Drivers in Wilkes-Barre and Philadelphia who are using hands-free cellphones should not assume that this automatically makes them safer drivers. Any kind of multitasking while driving means that a person's attention is diverted from the task and increases the risk of an accident. Furthermore, according to a study conducted by the company Lytx, people often use their free hands for smoking, eating, using another device or engaging in other distracting activities.
Freedom from human error is one driving ambition behind the increasing automation of cars. Paradoxically, the path to this freedom may actually increase the risk of human error for Philadelphia drivers. Safety systems relying on sensors are among the latest widespread uses of automation technology. A study by AAA Foundation for Traffic Safety found that drivers using two of these sensor-reliant systems showed a greater risk of negligence behind the wheel.
Drivers in Wilkes-Barre and Philadelphia have good reason to be uneasy around large trucks. While the average passenger vehicle weighs 4,000 pounds, an 18-wheeler may weigh some 80,000 pounds. Most collisions with big rigs end badly for those in the passenger vehicles. Below are just five of the most common reasons why trucks might collide with passenger cars.
Drivers in Philadelphia can reduce car crash risks with the help of advanced driver assistance systems. ADAS was the subject of a recent study from General Motors, and though the study focused on GM vehicles, the results have been echoed by other studies covering a broader range.
When car accident victims in Pennsylvania file lawsuits against the motorists who injured them, their litigation is usually based on allegations of negligence. To prove the civil law tort of negligence, plaintiffs must convince a jury that the defendant was required to take reasonable care and failed to meet this legal duty. They must also be able to establish that their harm was suffered as a direct consequence of the defendant's negligent actions.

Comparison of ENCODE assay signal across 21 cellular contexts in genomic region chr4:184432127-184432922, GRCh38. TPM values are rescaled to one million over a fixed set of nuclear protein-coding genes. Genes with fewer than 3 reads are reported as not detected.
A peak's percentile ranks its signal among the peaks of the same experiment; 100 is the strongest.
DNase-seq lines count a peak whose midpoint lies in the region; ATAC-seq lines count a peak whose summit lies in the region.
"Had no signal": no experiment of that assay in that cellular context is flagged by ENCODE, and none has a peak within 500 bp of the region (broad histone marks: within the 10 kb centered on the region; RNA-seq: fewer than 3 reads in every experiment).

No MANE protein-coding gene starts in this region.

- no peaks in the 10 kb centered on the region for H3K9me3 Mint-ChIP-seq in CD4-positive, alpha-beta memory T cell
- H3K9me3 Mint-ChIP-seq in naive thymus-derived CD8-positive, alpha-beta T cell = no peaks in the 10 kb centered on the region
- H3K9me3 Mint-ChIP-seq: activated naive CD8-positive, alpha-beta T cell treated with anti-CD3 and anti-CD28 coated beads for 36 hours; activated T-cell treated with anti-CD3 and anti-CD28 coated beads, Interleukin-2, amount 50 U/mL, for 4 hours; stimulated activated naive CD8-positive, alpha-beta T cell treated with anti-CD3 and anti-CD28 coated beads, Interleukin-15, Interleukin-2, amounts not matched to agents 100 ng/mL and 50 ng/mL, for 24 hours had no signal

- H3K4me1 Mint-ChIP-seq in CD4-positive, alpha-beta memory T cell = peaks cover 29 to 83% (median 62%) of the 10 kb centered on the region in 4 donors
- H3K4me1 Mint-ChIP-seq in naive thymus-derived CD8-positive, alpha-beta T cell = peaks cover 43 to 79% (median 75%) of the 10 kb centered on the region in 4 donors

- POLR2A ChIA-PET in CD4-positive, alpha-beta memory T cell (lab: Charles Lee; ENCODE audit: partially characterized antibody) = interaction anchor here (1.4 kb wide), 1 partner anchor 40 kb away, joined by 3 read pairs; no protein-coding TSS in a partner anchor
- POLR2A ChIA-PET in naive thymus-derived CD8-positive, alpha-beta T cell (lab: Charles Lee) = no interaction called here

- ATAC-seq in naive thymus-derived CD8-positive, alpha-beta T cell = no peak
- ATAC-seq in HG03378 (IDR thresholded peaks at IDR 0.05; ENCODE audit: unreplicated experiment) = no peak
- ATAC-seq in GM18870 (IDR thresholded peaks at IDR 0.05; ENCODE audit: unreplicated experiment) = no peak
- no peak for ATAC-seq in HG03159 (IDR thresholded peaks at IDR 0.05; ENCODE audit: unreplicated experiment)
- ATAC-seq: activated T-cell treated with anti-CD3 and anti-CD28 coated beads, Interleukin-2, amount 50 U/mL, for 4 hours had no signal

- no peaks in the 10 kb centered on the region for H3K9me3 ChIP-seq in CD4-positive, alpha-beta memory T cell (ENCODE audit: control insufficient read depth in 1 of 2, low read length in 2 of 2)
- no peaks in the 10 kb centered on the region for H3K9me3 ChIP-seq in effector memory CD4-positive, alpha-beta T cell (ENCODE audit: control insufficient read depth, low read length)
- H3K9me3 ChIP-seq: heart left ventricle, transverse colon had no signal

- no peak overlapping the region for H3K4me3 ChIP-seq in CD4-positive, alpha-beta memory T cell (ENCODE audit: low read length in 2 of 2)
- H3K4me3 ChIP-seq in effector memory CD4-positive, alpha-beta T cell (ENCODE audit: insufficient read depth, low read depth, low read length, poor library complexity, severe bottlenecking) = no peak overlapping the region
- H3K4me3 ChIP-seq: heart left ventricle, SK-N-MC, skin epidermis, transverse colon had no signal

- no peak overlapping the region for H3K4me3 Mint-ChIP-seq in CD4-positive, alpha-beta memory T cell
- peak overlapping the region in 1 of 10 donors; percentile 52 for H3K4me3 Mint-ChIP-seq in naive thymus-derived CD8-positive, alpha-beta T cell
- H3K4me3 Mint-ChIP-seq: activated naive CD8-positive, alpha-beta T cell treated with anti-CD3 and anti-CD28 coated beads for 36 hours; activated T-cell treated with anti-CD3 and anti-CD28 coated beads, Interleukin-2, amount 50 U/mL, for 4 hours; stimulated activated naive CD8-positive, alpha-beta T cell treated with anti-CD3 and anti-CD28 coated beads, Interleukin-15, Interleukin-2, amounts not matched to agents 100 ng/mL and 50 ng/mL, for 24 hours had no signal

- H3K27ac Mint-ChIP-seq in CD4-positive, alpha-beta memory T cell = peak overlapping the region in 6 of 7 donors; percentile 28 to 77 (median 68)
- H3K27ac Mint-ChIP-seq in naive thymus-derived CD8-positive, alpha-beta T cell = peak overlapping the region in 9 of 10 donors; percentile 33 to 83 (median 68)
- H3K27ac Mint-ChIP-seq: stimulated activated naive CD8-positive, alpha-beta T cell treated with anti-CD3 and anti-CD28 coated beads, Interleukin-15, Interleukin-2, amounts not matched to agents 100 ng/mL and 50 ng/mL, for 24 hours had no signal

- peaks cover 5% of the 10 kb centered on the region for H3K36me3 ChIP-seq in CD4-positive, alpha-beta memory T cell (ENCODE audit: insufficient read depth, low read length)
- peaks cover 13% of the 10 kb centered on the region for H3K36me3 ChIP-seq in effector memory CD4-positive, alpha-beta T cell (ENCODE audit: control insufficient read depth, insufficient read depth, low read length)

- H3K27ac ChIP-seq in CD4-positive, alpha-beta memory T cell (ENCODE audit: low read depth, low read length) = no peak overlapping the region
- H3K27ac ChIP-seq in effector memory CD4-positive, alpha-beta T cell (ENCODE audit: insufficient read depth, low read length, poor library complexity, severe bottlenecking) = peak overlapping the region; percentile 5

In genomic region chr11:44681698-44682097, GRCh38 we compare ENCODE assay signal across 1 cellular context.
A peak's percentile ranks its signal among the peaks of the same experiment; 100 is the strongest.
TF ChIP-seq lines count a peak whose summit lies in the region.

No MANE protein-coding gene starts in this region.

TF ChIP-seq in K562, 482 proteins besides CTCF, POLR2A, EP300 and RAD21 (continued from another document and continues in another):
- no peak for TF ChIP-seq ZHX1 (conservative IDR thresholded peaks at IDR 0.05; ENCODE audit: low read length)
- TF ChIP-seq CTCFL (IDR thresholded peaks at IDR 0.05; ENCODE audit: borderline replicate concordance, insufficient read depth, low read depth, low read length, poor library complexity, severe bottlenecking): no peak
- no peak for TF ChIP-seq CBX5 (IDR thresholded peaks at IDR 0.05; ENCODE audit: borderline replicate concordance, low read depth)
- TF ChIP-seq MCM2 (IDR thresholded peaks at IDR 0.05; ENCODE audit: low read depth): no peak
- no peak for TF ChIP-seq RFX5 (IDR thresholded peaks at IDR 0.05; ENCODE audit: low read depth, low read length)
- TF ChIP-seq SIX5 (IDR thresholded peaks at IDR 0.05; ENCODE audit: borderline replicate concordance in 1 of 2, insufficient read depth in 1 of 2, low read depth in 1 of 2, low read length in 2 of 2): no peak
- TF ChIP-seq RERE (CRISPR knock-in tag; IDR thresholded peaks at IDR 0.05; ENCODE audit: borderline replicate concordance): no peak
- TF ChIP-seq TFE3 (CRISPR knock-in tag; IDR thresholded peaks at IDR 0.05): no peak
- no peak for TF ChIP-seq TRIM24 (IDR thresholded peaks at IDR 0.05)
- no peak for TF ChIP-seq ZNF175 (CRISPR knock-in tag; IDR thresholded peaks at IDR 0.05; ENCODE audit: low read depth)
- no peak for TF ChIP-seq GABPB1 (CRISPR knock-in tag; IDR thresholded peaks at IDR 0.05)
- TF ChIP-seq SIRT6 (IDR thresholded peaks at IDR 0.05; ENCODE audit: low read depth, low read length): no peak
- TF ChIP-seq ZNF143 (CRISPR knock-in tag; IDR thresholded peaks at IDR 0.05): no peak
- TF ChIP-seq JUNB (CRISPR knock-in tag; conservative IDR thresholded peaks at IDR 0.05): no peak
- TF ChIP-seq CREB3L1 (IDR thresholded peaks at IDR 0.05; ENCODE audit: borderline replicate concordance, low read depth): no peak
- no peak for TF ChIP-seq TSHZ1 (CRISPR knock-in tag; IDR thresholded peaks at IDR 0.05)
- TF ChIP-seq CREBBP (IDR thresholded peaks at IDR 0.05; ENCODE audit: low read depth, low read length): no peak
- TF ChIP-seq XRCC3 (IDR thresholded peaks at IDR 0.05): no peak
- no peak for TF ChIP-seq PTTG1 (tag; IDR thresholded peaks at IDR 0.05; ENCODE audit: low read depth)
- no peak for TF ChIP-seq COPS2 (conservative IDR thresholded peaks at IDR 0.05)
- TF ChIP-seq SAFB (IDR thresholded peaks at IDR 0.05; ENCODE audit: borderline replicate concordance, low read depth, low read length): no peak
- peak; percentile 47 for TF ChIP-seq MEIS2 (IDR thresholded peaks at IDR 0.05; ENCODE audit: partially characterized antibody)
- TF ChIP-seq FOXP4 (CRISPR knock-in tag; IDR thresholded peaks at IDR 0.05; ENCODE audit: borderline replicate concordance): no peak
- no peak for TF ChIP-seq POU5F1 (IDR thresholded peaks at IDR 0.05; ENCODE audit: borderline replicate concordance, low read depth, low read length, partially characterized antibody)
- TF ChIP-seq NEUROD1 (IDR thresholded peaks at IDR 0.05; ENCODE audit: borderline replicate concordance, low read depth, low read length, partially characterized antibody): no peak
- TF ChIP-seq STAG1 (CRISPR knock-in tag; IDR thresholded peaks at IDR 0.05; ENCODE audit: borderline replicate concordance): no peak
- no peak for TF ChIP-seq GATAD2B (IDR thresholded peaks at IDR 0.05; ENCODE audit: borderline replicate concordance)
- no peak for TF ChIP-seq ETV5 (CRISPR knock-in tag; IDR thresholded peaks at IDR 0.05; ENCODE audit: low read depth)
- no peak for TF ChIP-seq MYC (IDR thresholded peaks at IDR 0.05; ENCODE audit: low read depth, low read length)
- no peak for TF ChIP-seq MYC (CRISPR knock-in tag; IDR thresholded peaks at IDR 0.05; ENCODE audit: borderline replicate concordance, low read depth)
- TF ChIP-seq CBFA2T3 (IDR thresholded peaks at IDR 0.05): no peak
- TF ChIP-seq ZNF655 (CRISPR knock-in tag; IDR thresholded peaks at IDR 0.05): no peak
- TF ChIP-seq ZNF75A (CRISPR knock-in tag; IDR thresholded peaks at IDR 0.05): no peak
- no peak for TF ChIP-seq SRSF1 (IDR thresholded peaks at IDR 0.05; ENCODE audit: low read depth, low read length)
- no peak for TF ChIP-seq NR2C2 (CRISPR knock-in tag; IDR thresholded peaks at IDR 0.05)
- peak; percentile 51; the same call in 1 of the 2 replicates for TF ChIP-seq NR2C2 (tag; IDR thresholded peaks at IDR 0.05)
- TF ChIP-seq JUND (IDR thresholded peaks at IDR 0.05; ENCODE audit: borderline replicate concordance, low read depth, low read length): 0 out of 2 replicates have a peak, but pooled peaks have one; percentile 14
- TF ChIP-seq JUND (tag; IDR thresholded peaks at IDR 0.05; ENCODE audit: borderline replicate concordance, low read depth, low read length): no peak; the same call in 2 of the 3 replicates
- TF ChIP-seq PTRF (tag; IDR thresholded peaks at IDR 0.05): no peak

In Pennsylvania and across the U.S., more and more fatal crashes involve large trucks. The Federal Motor Carrier Safety Administration reported that the percentage of fatal crashes involving one or more large trucks went up each year from 2015 to 2017. The same period saw an increase in large truck occupant fatalities. From 2016 to 2017, there was a rise in fatal large truck and/or bus crashes.
Driving on Pennsylvania roads while daydreaming can be more dangerous than doing so while on a smartphone. Erie Insurance analyzed 172,000 traffic deaths over the past five years using the Fatality Analysis Reporting System (FARS). Of those deaths, roughly 10 percent were victims of distracted drivers. The data further revealed that 61 percent of distracted driving accidents occurred because one driver was simply lost in thought.
Using a cellphone while driving can distract drivers, increasing accident risks. Despite these dangers though, this type of distracted driving remains very common in the Philadelphia area. This is what a recent survey commissioned by Travelers suggests.